There’s no clear answer to this, even in my own mind. Twitter was divided, as it always is. The irony about my search on Twitter was that the same people praising the North Sentinelese and pleading us to leave them alone were the same types of people who express disdain at nations attempting to be as autonomous and independent as possible, labeling them ‘nationalist’ or something worse. My wife, on the other hand, somewhat a bleeding heart on certain social causes, surprised me by suggesting they be integrated into the modern world.  Clearly this isn’t an easy one to answer for anyone.

We’re very quick to condemn this modern world of ours. I see this expressed all the time. People lamenting this a ‘toxic world’ or ‘troubled times’, or complaining about all the ‘damage we’re causing to the world’, or suggesting that inequality is worse than ever. Oddly enough I’ve found myself defending this modern world we live in. We’re almost certainly living in the greatest ever period of prosperity, peace and health in the history of the world.

I’ve just read Steven Pinker’s book, Enlightenment Now, where he makes specific arguments around the astounding progress we’ve made in the last century or two.

Some of the key points Pinker makes are the following:

  • Life expectancy is up. In the 1700’s it was less than 30. It’s now over 70.
  • Globally, inequality of income has been steadily declining over the past couple of decades.
  • The portion of the world living in extreme poverty has declined from 90% of the world in 1820 to just 10% of the world today. This decline seems to be accelerating.
  • Work hours have decreased from over 60 hours per week in both the US and Western Europe in 1870, to around 40 hours today.
  • It’s nearly 80 years since war broke out between great powers. This kind of peace hasn’t existed in centuries. (My suspicion is that you’d have to go back to a period in Roman history called the Pax Romana to find when this last happened)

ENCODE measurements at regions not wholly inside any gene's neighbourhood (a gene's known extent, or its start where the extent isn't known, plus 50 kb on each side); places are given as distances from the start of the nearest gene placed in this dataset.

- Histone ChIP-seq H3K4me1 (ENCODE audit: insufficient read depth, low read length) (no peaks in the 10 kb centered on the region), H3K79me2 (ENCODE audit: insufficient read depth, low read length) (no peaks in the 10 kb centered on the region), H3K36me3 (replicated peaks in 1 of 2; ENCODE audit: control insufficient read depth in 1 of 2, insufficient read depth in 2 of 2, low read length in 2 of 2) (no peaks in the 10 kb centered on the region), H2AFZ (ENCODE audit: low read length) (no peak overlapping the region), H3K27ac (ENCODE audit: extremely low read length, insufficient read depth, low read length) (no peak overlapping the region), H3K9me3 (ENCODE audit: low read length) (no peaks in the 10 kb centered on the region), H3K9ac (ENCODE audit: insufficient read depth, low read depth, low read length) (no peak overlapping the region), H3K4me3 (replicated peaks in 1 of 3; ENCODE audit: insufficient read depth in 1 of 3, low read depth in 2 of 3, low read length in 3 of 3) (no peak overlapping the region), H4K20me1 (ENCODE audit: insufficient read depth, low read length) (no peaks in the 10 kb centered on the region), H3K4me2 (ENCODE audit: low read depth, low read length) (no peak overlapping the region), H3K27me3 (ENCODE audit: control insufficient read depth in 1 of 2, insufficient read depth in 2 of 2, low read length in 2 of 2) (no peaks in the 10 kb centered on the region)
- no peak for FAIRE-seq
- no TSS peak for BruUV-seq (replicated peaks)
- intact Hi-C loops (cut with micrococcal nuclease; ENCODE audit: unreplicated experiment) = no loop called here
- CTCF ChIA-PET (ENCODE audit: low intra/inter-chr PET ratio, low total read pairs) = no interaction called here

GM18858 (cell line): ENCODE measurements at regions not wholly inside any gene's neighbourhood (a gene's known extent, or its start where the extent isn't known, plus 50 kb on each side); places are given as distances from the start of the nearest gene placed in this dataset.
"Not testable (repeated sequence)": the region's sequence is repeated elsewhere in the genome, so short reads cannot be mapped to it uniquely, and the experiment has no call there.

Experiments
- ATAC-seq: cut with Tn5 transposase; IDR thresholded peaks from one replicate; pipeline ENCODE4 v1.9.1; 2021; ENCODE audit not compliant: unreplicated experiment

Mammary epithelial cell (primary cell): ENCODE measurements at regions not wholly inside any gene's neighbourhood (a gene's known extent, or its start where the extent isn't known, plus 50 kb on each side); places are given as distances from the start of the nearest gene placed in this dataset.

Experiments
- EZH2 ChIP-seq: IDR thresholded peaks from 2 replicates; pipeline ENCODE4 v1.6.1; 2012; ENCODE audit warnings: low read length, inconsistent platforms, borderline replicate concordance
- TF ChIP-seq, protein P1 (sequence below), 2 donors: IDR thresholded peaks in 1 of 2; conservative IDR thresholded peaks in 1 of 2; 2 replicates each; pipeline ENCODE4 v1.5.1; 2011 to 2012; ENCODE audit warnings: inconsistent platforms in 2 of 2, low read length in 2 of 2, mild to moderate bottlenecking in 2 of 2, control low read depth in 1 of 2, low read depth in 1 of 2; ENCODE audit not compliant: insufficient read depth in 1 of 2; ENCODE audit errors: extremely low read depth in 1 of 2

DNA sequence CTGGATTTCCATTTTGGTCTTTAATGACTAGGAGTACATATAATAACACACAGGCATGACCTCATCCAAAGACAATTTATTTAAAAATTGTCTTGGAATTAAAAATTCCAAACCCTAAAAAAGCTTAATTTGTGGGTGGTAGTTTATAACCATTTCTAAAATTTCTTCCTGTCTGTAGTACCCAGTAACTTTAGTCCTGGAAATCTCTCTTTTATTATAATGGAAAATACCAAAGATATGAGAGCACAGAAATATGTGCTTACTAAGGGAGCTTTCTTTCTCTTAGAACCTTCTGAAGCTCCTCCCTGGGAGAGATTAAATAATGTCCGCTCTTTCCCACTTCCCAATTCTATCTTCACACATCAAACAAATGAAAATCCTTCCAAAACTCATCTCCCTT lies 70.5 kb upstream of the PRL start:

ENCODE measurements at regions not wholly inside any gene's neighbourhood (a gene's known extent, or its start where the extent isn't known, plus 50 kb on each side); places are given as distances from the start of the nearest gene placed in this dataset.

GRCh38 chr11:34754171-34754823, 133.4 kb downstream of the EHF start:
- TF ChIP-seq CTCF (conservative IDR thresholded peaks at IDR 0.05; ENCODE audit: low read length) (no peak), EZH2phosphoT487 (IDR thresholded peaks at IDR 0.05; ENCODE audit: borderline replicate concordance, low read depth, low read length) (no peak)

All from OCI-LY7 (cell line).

• Two thirds of the world now live in democratic societies, compared to one percent in 1816
  • Most of the fatalist predictions through the past few decades about the environment haven’t materialised at all.
  • In addition, hunger and famine have drastically declined. Child mortality and maternal mortality rates have been turned on their head. Deaths from all types of accidents have been reduced. Literacy rates are on the rise. Young women have closed the education gap with men in Western countries, often surpassing men in percentages attending universities.

In addition to this, a point I often make is that knowledge is now easier to attain than it’s ever been before. By far. We’re all walking around with super-computers in our pockets, utilising technologies we didn’t know existed 10 years ago. In 1956 about 6 men were needed to move a 5mb hard drive. Now 128 gigs sit comfortably in your pocket, with all the information we could ever want about any topic.

We live in relative luxury compared to 99,9% of the history of human beings. So why do we all think it’s so shit? Why are we all complaining about how bad humanity is and how toxic our world is?

Don’t mistake me from an optimist. Far from it. I for one don’t see the world with rose tinted glasses. I don’t see it as moving towards this amazing utopia. Not one bit. Yet my reasons for this and causes for concern with the world may be different from the next person. I think to myself, if I were to somehow to engage with these people of North Sentinel (and live to tell), and convince them to stay on their island and reject the modern world (which they seem all too ready to carry on doing), what arguments would I make?

I could easily ask them if they wanted to live in the kind of world that makes them slaves to debt, or to their jobs. Where they have to commute for two hours a day to work 8 hours a day just to survive. I could ask them whether they wanted to work half their waking lives behind a desk, working for somebody else, month after month, year after year, looking forward only to the two weeks at beach at year end. You know, the kind of place where the North Sentinelese live their whole lives. I could ask them if they wanted to live under a government. When they enquired about what a government is I’d explain that, you know, it’s a bunch of people you usually don’t choose to lead you, but who make decisions that you need to abide by. I could ask them if they wanted to live behind gates walls and electric fencing for fear of their fellow man breaking in and killing them (Assuming they don’t kill their own people, and I’m pretty sure they don’t. As a side note, Marco Polo did write that he thought they were cannibals. But I’m assuming they’re not.) Maybe I’d ask them if they wanted lose their edge, become fat and stare at a screen all day, in fascination with celebrities. Would they want to live in a world of people that lost sight of life, death and living to an extent that they spent their time outraged by trivialities they see on the news which don’t apply to them?